With the exploding population and even further exploding needs of the current generation, waste disposal has become a big issue because all modern amenities seem to come for a price- the price being the health of the environment. Everything in today’s world, ranging from refills of gel pens to fast food to clothes to electronics- […]
With the exploding population and even further exploding needs of the current generation, waste disposal has become a big issue because all modern amenities seem to come for a price- the price being the health of the environment. Everything in today’s world, ranging from refills of gel pens to fast food to clothes to electronics- they all come wrapped in layers of plastic and thermocol, which definitely do provide the required protection from spoilage or breakage in any form, but are non-biodegradable which makes them a liability when it comes to the condition of the environment today. Landfills are nearly full, immense fuel and energy is used to transport the gazillions of tones of waste that needs to be carried out of the main city, to more landfills and dumping sites in the suburbs, which are on the verge of becoming overfilled anyway. Especially in cities, where plastic is the preferred material for most kinds of transactions between people, causes the landfills to choke completely due to their persistence in the environment for millions of years.
So what can we do to help out in this case? Obviously, we cannot stop the use of plastic overnight, because it does have a lot of useful properties and is used in nearly everything we do through the day. Brushing in the morning- brush is made of plastic. Going to school- books are wrapped in plastic. Eating lunch- the burger is wrapped in plastic. Playing in the evening- the carry bag for your bat is plastic. Going shopping- nearly ALL carry bags are plastic! So since it is so ubiquitous, its use cannot be eliminated, but it can definitely be minimized, or at least reconstructed in a better way.
First thing we can do is to try and minimize our dependence on plastic bags- use jute or cloth bags instead. They are easy to procure and can be re-used for long. Or else, do not accept plastic bags while shopping. Carry an old one along instead! Also, using two separate dustbins for degradable and non-degradable waste is a great idea. All kitchen waste like vegetable peels and such stuff (excluding plastic wrappers!) and paper and such items should be put into one and all plastic and non-degradable items into another one. You can throw out the non-degradable things into the trash, and use the kitchen waste as fertilizer in your garden! It reduces the amount of waste and constructs it for better use. Also, If you can create a worm bin in the garden, that would be a great option too. Also, trying to re-use whatever items we have at home instead of throwing it away is a good and constructive habit. If keeping them is not feasible and it is in good condition, you can give it to a charity instead of throwing those old balls or games away. Or else, host a garage sale- or sell the items online! This is becoming a pretty useful practice, which can help you minimize your waste too.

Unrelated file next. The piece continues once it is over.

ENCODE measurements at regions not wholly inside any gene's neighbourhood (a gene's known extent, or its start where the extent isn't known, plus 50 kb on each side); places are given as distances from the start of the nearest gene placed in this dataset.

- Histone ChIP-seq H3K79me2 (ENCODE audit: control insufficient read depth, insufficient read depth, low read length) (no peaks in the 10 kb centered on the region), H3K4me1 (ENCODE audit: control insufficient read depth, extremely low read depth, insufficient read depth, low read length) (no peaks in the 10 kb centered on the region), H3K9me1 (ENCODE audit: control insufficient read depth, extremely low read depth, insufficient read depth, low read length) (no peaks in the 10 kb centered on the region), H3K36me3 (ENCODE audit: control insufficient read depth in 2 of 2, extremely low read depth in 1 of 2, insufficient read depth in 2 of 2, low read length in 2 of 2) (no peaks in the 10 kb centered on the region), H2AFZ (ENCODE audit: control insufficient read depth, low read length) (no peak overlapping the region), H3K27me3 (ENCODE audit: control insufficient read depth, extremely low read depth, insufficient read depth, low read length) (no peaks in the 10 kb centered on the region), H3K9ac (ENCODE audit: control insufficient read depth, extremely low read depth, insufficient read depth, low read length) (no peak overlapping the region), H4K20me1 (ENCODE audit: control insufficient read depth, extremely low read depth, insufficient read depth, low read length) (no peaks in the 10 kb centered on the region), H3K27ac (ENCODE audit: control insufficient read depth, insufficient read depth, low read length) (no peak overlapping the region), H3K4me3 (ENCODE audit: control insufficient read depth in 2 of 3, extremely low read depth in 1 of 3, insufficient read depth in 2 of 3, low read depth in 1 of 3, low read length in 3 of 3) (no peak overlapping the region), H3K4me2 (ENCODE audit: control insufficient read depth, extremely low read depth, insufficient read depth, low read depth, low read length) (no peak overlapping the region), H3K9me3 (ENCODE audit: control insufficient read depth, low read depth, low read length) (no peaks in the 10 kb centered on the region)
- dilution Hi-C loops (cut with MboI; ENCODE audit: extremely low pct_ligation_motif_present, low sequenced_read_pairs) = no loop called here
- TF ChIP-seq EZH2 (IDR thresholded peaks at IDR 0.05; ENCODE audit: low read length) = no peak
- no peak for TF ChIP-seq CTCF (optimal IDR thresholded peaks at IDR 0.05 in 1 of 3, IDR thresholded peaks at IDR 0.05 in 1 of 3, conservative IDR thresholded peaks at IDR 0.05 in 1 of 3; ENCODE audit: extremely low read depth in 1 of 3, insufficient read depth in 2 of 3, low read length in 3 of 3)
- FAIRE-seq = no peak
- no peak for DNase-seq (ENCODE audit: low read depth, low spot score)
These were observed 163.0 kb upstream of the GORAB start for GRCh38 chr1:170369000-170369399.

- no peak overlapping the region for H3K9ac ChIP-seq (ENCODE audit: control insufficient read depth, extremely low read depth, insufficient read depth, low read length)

Governments and scientists over the world are also researching about how to use garbage in a productive way and have succeeded in some places as well. Seventy-five percent of solid waste can be recycled, but it has not yet been achieved on a large scale. Sadly, most of our waste ends up in landfills, clogging and choking the very pores of it. Junk can be used to produce energy- and on a pretty large basis! This has even been achieved in Sweden and California, in their Bio-energy-action-plan where recyclable items are removed from the junk and the rest is used to produce energy. Sweden especially, is even importing waste from other countries to satisfy their energy requirements! There are, in fact, a number of groups, businesses and countries who have decided to curb the urge to take the easy way out and just keep looking for new landfills- and are opting for a better method of disposing their waste.
Microsoft, one of the leading software companies, is also looking into channeling their waste into produce, via an experimental waste-to-energy data centre. They are looking to capture the biogas from local wastewater treatment facilities and use it to power their cloud services; in fact, they also plan to redirect the excess power back to the wastewater treatment facility to help them in their own electrical expenses! Since the 70’s especially, the quest to convert refuse into useful products or energy has been on. Wheelabrator facilities have converted over 145 million tones of solid waste into a whooping 75 billion kWh of energy!
Even food waste-to-energy plants are taking off in various places. In Wales, Biogen, which is a leading food waste anaerobic digestion company, has won its third contract to operate another food waste to energy plant, which is said to collect food from homes and office places in a designated area near and around the plant, which will be used to generate and return renewable energy back to the grid. It is estimated that the plant will be able to generate enough energy to power around 2000 homes in an year! That’s not it- it will also be able to produce a bio fertilizer for local farmlands around the area.
The fight against being overpowered by our own waste is still on- with everyone being a part of it. How good we are at it and how far we will be able to take this, depends solely on the efforts of the citizens- in a united manner!